What People are Reading
- What a very sad and shocking
2 years 29 weeks ago
- Smart Meters
2 years 32 weeks ago
- 100 year old house burns
2 years 32 weeks ago
- Column 2-10 re Treason
2 years 42 weeks ago
- Radical Difference
2 years 42 weeks ago
- This activity is such a
2 years 50 weeks ago
- Okay Great we got a sign!
2 years 51 weeks ago
- Hate Crime a Sad Moment Indeed
3 years 4 days ago
More in Featured
When did adults claim Halloween as their own?
If there's one thing a small town can outperform the big city in, it's Halloween.
Big cities don't harbor the same level of trust and community of a place such as downtown Norway or on Paris Hill. Big cities at Halloween can be scary places, not for the dark sounding voice of Vincent Price but because of the dark allure of those who see the evening as the perfect stage to exalt their own warped senses of humor.
On Halloween, which is tonight, a house in the big city is like the castle to the peasant - foreboding and unwelcoming. In a small town, everyone shares in the wealth of chocolate candy and other treats. If every one doesn't know your child's name, there's a great likelihood they know the child's parents or grandparents. They may have to school with a cousin, a brother or a sister. Aunts and uncles, nieces and nephews aren't far away either.
This past Friday, businesses on Main Street in Norway opened their doors - and their candy collections - to the children of the area and their parents. It's known as the Norway Halloween Festival but it's more than that. It's a time to extend greetings to children and their parents, including those adults who don costumes to match those of their kids.
It is a feel-good time, a sort of kickoff to the cooling temperatures and the impending holidays. It's a time to bring smiles to the faces of children.
Over the years, Halloween has been transformed into something beyond adults on their porches doling out goodies to eager youngsters snapping "Trick or treat." Halloween, which precedes the Nov. 1 All Saints Day, has now become as much an adult fest as it is a time for children to be - well, children. At least it has in other places.
In one southern American city known for its celebration of death and its fascination with the occult, Halloween has become a cottage industry where tourists flock to that place seeking to explore dark spirits, even if it means traversing darkened alley ways. Where's Anne Rice when you need her?
The city, of course, is New Orleans, which over a nearly 300-year history has seen its share of the voodoo of Marie Laveau, the Creole practioner of voodoo who is still revered throughout the city, especially in the cemeteray where she is interred. As are most deceased New Orleanians, Laveau is buried above ground.
There's even a "Voodoo Fest" celebrated there, where easy listening, country or even jazz are not on the musical menus. We have no idea how fortunate we are in Western Maine.
Adults who grew up in the middle half of the 20th century recall with fondness the innocent times of trick or treating in their neighborhood, where parents weren't required to accompany their children out of fear of the demented souls who linger, where those doling out the treats were just as excited about the evening as the children knocking at their doors.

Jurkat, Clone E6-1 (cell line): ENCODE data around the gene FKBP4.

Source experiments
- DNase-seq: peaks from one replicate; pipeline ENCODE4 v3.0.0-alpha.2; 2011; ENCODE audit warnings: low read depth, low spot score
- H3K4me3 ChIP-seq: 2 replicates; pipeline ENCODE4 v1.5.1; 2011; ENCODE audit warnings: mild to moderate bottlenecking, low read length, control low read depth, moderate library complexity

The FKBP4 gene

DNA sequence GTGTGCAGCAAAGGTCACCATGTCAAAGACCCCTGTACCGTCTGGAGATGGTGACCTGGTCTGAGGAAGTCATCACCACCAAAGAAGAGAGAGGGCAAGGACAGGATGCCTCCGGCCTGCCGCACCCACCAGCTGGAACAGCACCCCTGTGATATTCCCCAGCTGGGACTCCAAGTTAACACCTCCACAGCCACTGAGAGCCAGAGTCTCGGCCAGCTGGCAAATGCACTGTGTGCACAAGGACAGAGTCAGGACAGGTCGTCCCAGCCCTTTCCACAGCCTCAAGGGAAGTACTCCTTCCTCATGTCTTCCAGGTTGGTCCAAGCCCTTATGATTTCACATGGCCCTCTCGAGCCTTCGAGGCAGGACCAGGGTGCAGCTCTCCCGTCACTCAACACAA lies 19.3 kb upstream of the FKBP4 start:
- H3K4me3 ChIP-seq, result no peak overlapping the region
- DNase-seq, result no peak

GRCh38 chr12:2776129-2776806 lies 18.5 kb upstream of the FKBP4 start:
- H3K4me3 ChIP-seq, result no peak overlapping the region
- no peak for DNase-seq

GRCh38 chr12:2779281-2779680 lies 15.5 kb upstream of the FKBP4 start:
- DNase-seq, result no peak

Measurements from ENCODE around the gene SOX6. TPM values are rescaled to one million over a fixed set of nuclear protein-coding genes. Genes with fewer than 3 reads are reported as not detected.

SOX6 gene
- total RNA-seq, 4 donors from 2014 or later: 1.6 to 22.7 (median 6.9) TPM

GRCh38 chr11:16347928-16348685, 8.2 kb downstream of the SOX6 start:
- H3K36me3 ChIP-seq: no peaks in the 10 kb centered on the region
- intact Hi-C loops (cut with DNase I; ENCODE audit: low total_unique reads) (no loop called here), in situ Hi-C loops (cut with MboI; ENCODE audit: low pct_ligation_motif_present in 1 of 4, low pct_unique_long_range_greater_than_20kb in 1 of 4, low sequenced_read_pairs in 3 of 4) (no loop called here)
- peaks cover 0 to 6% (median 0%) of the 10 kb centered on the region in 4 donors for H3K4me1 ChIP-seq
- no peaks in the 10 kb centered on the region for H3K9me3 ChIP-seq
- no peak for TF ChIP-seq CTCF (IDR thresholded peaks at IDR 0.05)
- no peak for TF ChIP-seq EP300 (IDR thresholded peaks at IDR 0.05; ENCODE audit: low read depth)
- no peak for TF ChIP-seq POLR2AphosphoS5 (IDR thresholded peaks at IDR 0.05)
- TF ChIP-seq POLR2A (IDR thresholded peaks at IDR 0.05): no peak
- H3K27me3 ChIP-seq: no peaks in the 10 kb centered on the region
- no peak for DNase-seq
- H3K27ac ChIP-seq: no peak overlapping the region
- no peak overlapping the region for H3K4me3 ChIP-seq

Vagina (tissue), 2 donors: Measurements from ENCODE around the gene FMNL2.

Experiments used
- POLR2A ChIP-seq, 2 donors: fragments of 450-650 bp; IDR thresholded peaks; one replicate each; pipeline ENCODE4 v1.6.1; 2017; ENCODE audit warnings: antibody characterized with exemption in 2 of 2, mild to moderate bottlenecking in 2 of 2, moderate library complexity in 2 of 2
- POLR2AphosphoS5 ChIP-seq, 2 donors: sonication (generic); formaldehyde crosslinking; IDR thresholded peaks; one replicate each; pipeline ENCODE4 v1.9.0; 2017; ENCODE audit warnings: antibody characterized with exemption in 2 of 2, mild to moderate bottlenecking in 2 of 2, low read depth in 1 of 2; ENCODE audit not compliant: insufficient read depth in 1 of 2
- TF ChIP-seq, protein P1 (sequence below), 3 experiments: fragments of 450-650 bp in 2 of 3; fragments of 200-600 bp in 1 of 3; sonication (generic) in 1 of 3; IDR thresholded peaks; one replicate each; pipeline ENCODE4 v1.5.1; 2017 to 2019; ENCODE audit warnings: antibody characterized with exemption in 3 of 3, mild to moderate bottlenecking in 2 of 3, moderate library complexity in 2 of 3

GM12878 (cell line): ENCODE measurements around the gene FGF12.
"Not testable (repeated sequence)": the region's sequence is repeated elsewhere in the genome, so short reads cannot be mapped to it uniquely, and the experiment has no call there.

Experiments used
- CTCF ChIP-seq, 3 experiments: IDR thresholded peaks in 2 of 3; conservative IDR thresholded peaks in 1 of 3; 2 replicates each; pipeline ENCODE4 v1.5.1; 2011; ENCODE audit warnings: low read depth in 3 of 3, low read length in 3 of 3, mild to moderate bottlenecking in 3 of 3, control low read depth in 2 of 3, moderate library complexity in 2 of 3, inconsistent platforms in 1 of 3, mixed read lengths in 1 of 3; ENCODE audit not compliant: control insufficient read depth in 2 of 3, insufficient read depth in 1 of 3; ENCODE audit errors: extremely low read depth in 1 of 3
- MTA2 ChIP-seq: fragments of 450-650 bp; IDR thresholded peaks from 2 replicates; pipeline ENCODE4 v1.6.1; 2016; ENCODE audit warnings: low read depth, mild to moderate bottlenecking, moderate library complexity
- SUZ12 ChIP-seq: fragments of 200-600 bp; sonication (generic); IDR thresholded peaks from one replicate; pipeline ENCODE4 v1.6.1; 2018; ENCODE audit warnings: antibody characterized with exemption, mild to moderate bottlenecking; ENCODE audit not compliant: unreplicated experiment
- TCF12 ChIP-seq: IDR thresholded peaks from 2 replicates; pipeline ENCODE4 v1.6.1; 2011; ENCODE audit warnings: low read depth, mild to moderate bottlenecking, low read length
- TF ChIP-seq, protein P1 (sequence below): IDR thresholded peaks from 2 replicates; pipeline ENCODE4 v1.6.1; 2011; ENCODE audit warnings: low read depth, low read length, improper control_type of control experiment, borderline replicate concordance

There have been, over the years, times when many thought Halloween should be wiped off the calendar. Violent acts such as tainting the candy, or instances where individuals were shot in the most perverted example of profiling, have over the years marred the event.
Those days seemed to have declined. Let's hope so.
Interestingly, the ones who seem to get the most mileage out of Halloween are those adults pushing a certain political agenda. This is not new.
When Richard Nixon was president, his image became tailor made for every type of Halloween mask. The recessed eyes and other features, along with Watergate and Vietnam, made Nixon ideal fodder for the Halloween crowd. His "I'm not a crook" statement ultimately became the ultimate scary soundbite, considering he left office in disgrace rather than face certain impeachment.
Today, President Barack Obama, as did at least three of his predecessors (Ronald Reagan, Bill Clinton and George W. Bush - not to forget his vice president, Dick Cheney) have all made the must-wear facial outfit for such a satirical occasion. That's what Halloween has become for many.
So be it.
In reality, it is some of those political operatives who have become the scariest costumeless creatures of them all. Their anti-this and anti-that postures on so many levels have given too many in public life an undeserved bad reputation.
Is it any wonder, then, that today's young people may be among the most confused and conflicted of any group in recent history? They see the images, they absorb the commentary and they live the language of darkness. Come Halloween, they themselves are often basket cases of uncertainty.
It would be a refreshing change of pace, not to mention, a welcoming gesture of generational acceptance, if those adults who somehow believe Halloween is their sole domain extol their darkest demons and did the non scary act of returning Halloween to those to whom it belongs.
Hand it back to the children.